New financial redress scheme and qualified one-way cost shifting will boost numbers.
2018 was the first full year following the removal of time-bar for historic child abuse claims in Scotland. While the number of claims received has had peaks and troughs, it is likely that 2019 will be the year in which the floodgates truly open.
Historical abuse remains high in the public consciousness since the change in the law, through high-profile cases, continued media interest and the long-running Scottish Child Abuse Inquiry. However, two other factors are likely to drive an increase in claims in the coming year.
The first is qualified one-way costs shifting (QOCS). Though the legislation introducing QOCS was passed in May 2018, it is likely to be mid-2019 before the new rules are ready. This improved access to justice for claimants will undoubtedly see an increase in claims as funding barriers are lowered.
Secondly, the Scottish Government has indicated its intention to introduce a financial redress scheme for survivors of in-care historic abuse. The terms of the scheme are not finalised but the government states that care institutions will be expected to contribute. Experience from the Australian and Irish schemes indicates this is unlikely to offer the same levels of compensation as litigation, and the numbers of claimants is likely to be far higher than predicted. Survivors who obtain redress under the scheme may well also seek further damages through the courts.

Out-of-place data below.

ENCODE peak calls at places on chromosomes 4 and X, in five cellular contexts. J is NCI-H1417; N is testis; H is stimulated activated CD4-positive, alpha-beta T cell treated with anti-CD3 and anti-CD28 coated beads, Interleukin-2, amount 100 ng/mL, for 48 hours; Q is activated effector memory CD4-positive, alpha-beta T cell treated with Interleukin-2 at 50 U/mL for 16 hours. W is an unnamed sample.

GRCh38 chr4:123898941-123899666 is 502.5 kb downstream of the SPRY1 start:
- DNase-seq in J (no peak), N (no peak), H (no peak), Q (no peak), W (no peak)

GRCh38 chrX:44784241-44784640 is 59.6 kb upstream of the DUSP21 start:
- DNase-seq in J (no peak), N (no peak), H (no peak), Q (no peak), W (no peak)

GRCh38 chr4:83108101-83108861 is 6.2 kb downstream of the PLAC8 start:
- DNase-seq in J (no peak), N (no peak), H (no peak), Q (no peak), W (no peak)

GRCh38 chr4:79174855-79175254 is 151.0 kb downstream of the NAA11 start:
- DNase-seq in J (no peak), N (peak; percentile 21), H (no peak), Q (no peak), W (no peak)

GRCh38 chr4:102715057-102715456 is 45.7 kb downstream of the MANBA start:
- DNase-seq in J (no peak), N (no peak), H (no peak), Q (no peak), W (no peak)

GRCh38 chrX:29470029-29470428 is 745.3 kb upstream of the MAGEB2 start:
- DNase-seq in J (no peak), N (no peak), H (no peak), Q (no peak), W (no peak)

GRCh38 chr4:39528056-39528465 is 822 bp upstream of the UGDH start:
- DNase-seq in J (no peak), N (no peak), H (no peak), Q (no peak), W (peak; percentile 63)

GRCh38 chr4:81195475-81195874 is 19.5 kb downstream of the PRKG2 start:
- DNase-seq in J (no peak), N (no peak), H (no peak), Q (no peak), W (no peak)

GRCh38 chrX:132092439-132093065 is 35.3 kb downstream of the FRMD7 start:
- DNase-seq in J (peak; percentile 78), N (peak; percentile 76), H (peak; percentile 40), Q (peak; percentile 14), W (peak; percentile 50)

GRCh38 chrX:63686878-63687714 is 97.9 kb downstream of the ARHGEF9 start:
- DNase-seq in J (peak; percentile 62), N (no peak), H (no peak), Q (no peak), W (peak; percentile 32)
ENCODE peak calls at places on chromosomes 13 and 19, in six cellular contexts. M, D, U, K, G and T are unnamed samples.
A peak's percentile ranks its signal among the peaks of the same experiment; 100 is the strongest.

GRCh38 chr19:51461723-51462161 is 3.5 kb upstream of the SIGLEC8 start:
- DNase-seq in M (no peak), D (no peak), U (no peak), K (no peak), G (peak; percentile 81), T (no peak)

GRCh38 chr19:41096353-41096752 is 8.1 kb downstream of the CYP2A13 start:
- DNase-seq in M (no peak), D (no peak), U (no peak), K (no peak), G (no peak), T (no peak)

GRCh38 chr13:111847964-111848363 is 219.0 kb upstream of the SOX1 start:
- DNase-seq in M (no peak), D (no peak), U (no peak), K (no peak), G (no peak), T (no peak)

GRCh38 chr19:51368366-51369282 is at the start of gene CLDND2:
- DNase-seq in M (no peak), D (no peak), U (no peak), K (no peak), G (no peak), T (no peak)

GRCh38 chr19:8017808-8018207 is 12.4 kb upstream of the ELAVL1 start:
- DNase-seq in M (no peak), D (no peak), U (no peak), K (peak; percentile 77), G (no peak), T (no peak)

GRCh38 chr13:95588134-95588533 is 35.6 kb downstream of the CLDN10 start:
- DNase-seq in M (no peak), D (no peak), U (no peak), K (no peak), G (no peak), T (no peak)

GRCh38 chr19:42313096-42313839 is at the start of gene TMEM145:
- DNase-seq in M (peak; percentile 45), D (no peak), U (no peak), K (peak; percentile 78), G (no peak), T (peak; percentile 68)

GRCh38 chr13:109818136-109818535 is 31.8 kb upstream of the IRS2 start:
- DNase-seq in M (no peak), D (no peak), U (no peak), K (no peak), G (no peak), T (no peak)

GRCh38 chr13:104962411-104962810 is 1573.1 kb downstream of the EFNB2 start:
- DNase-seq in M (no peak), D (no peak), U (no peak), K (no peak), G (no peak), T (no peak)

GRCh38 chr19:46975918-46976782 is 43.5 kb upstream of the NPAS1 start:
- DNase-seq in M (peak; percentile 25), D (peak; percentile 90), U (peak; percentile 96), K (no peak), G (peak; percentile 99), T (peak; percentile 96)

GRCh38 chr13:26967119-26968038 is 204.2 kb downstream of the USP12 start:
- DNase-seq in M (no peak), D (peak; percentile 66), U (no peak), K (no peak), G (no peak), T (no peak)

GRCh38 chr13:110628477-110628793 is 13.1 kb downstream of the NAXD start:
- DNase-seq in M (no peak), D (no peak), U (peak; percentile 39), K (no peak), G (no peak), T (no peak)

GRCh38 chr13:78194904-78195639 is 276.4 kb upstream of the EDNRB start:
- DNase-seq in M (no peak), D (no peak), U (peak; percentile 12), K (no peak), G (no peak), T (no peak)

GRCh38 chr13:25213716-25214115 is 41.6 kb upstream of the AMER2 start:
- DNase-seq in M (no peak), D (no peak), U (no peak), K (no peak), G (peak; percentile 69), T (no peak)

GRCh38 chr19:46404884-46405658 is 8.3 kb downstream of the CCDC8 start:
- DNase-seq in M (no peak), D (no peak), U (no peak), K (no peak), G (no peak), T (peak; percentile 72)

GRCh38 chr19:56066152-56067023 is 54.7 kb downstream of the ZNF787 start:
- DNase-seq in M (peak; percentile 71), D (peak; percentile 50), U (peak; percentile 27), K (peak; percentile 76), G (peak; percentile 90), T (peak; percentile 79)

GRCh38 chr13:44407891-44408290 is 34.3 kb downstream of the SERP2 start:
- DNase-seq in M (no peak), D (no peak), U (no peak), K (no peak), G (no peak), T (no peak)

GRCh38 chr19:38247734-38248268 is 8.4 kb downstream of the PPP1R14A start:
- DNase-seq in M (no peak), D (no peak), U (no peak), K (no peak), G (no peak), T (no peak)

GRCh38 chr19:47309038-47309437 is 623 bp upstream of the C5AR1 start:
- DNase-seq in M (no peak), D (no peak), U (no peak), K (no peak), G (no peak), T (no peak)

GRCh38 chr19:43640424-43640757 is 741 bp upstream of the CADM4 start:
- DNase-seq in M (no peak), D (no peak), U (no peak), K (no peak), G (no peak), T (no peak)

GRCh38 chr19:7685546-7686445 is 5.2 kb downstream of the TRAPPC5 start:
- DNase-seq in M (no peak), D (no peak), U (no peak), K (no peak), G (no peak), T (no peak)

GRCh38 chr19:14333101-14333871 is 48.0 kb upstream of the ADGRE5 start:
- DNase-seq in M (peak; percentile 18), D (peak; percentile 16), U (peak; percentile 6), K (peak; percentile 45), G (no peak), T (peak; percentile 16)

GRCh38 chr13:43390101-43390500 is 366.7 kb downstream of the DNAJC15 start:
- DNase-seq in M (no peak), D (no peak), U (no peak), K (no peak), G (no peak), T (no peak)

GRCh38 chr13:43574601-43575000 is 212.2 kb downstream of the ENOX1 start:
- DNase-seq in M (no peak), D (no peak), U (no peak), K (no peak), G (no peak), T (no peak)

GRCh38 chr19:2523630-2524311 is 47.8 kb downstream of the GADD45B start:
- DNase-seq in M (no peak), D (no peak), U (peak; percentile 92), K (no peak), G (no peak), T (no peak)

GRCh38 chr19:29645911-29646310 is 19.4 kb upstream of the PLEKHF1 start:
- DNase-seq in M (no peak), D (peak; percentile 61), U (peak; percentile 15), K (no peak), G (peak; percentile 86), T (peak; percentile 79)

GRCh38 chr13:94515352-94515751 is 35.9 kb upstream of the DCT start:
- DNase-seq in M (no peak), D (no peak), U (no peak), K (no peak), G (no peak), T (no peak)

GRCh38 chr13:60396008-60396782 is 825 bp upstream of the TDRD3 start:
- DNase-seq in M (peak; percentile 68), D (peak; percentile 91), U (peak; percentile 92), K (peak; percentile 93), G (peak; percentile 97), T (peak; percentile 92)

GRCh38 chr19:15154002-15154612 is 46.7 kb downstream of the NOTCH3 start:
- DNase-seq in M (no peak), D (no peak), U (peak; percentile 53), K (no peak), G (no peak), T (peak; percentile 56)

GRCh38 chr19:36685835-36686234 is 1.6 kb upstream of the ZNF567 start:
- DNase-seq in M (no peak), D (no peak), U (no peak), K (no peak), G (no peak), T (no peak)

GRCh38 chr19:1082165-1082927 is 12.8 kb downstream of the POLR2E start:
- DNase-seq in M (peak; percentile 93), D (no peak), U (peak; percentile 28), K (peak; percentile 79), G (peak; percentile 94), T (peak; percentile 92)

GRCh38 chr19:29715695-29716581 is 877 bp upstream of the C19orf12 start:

Care institutions, religious bodies, schools, local authorities, charities and their insurers can all expect another year of increased claim numbers.
You can read the rest of our insurance predictions here.